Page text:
What I didn't know was this guy was a former CEO of AOL. A media company CEO making a statement like this pretty much tells me that this guy isn't necessarily anti-internet, he just has absolutely no strategy for properly using it. None. He hasn't just lost the battle; he didn't even know one was happening until it was too late.
This was the general topic of one of the best blog posts I've read this year
. The post is by Jason Frisvold over at the Technological Musings
blog and hits every point square.
I'm pretty passionate and open about much of my opinions on media and piracy (although maybe a tiny bit less open since earning my cissp). And this article pretty much echoes, eloquently, my position on these matters.
by michael 06.17.09 at 1:10 PM in /general
I either need two more of me, or a permanent 3- or 4-day weekend to catch up on all the little notes I send myself about tools or things to check out.
It's not the reading of RSS feeds and news that gets me bogged down. It's all the crazy awesome stuff out there that takes some hands-on time with to really know it.
(Ok, so I have a backlog of books to read too...)
by michael 06.18.09 at 9:33 AM in /general
Matthew Hackling over at Infamous Agenda has posted a list of things to know for working in infosec
. I really like this list, kinda like previous lists* I've pointed to or referenced. I can see a few items on here I certainly could work on!
I'm totally yoinking this list because his site doesn't look built around getting hits (no ads, good man!), and I'd love to keep this list even if the site someday dies. To every entry he says to configure or install an app, I would also suggest living with it for more than a few days or weeks. Consider that extra credit!
1. TCP/IP basics like OSI model, routing, protocols, ports, NAT
2. Construct a checkpoint firewall rule base
3. Construct a PIX firewall rule set
4. Configure a cisco router to CIS benchmark
5. Configure VLANs and port mirroring on a cisco switch
6. Deploy Microsoft security templates to a group policy object
7. Configure a WSUS server and run MBSA to check it is working
8. Use Solaris Security Toolkit
9. Administer a linux box, enable/disable services, use package managers etc.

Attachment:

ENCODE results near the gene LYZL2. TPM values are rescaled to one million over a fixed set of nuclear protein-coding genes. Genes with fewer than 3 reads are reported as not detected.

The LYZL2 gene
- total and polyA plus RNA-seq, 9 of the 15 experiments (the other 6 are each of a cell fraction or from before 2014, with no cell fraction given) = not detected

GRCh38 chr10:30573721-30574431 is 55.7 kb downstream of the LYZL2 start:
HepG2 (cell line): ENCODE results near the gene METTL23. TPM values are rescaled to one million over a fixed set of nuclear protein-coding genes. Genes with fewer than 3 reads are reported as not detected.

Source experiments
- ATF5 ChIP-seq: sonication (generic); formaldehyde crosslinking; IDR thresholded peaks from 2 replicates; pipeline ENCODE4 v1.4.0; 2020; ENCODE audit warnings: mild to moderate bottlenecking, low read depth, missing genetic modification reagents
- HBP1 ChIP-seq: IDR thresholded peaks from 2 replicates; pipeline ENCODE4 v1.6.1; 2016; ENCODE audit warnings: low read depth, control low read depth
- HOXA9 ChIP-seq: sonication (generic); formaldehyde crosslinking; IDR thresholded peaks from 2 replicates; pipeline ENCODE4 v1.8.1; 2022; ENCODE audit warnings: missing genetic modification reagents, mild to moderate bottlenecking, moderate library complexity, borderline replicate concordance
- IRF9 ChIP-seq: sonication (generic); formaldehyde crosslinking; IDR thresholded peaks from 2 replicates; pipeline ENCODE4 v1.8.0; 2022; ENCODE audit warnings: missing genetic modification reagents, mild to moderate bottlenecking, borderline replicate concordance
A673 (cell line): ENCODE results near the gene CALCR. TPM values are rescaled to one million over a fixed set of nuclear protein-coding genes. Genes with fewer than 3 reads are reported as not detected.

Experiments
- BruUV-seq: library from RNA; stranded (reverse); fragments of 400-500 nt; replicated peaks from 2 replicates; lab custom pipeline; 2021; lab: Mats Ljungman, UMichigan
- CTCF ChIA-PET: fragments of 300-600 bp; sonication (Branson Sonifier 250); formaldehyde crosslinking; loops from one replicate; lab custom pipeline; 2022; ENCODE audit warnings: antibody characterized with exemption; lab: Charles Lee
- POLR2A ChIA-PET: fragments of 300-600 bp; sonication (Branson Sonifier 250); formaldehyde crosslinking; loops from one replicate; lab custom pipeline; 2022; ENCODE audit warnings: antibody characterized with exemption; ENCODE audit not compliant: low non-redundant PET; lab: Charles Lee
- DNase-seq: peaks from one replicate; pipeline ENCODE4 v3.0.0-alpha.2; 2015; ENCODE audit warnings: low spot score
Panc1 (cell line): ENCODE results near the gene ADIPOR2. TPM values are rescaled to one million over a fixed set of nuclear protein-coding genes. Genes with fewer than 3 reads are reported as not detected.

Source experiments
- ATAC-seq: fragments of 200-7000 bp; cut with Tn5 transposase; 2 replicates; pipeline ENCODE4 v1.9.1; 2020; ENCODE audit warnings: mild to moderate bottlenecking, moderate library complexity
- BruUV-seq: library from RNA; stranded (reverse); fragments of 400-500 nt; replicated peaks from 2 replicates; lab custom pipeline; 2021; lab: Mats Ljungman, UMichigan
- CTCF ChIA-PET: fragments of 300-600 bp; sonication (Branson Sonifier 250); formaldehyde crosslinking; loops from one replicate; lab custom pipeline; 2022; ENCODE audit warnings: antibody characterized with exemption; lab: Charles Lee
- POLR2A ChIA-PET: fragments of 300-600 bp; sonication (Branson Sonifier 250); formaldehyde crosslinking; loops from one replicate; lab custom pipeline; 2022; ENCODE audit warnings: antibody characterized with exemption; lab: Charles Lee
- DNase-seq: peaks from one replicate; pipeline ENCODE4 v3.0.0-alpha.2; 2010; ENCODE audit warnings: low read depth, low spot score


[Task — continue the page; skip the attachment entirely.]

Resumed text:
10. Install oracle and mysql
11. Be able to construct an SQL query or two
12. Configure a web server or two (say apache and IIS)
13. Configure an application server or three (say tomcat, websphere application server, maybe BEA weblogic)
14. Be able to use a web proxy (burp, webscarab) and a fuzzer
15. Know how the following security controls of authentication, session management, input validation and authorisation are implemented securely for a number of application development frameworks
16. Configure an IDS or three (Snort, IBM solution set)
17. Know the ten domains in ISO27002 and their content
18. Be able to identify control gaps from ISO27002 in your operations
19. Be able to build a security plan to address control gaps (planned end state, costs and benefits, dates, actions and responsibilities)
* sadly, while I can visualize the page I have in mind, I have no idea where my link to it is.
by michael 06.19.09 at 2:42 PM in /general
I've added a section of links on the page (right menu for those who only see me through RSS) for security-related LiveCDs. I know, I'm missing some old ones like PHLACK, Whax, and even Knoppix-STD, but I'd like to link only actively supported and recent editions. So far I'm only listing backtrack (duh), NST, nubuntu, owasp, pentoo, and samurai.
I may adjust this section and include virtual images as well, since there are some pen-test target and tool images out there, like the recently announced Securix Network Security Monitoring
virtual image (the sheriff badge logo has got to go, lol!). Really, these days there is not too much difference between a livecd and a virtual image in your pocket, assuming you control the target system.
by michael 06.22.09 at 8:45 AM in /general
Passing along an article discussing the recent Merrick Bank vs Savvis case, where an auditor is being sued by someone who relied on their assessment results. The title says it all, "Why suing auditors won't solve the data breach epidemic."
by michael 06.22.09 at 9:46 AM in /general
Figures I would miss it this year, once they changed from winter to summer dates. The 2009 Microsoft Scripting Games
are currently underway. It's too late to truly sign up, but their challenges are as good as any excuse to start learning a scripting language. Such learning endeavors are usually killed by lack of ideas on what to use as a goal for early scripts. Events like this provide the answer!
There are only two script languages in use this year, PowerShell and VBscript. No Perl like last year